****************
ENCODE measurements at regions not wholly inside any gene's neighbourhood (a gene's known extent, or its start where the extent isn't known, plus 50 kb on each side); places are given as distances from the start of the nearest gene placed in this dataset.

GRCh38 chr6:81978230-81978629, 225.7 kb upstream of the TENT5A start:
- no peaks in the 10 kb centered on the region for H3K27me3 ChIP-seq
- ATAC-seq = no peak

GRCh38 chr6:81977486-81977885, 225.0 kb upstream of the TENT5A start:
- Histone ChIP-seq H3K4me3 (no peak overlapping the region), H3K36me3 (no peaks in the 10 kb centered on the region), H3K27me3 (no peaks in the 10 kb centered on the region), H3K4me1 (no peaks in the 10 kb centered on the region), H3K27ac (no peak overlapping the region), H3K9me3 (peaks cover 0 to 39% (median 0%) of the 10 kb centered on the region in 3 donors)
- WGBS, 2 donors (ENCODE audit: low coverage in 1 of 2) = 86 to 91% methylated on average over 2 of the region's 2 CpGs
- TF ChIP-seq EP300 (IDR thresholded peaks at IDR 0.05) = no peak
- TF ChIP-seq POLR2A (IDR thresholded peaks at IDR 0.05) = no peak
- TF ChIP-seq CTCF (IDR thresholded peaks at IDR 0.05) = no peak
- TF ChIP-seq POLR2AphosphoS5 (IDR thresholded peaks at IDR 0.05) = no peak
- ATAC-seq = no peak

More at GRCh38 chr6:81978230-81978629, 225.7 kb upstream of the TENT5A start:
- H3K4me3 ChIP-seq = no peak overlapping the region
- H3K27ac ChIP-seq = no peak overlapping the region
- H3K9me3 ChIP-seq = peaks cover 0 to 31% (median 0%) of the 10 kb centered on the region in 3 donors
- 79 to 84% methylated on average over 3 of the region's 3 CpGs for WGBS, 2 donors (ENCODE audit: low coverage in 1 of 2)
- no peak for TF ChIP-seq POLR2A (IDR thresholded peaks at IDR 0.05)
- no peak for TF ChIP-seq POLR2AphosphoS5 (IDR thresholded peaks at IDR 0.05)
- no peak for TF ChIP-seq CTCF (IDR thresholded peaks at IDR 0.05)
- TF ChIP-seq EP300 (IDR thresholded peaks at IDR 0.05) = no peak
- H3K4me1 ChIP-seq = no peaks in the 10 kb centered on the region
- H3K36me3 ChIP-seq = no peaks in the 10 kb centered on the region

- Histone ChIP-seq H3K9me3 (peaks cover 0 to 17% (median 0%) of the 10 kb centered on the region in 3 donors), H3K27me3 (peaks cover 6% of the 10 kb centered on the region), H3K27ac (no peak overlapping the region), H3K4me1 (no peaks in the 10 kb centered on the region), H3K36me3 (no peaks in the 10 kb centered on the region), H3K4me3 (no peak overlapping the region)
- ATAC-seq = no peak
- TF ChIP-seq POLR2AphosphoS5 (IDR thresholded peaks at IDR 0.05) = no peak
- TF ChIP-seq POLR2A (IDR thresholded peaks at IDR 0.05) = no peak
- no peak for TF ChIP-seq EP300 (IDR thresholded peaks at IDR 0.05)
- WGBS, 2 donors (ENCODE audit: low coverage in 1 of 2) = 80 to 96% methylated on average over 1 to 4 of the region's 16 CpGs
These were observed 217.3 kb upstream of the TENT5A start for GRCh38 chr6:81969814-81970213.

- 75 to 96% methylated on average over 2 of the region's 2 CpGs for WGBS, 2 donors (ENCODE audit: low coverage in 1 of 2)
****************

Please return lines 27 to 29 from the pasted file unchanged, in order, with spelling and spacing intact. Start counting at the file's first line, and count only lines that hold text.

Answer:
- TF ChIP-seq POLR2A (IDR thresholded peaks at IDR 0.05) = no peak
- no peak for TF ChIP-seq EP300 (IDR thresholded peaks at IDR 0.05)
- WGBS, 2 donors (ENCODE audit: low coverage in 1 of 2) = 80 to 96% methylated on average over 1 to 4 of the region's 16 CpGs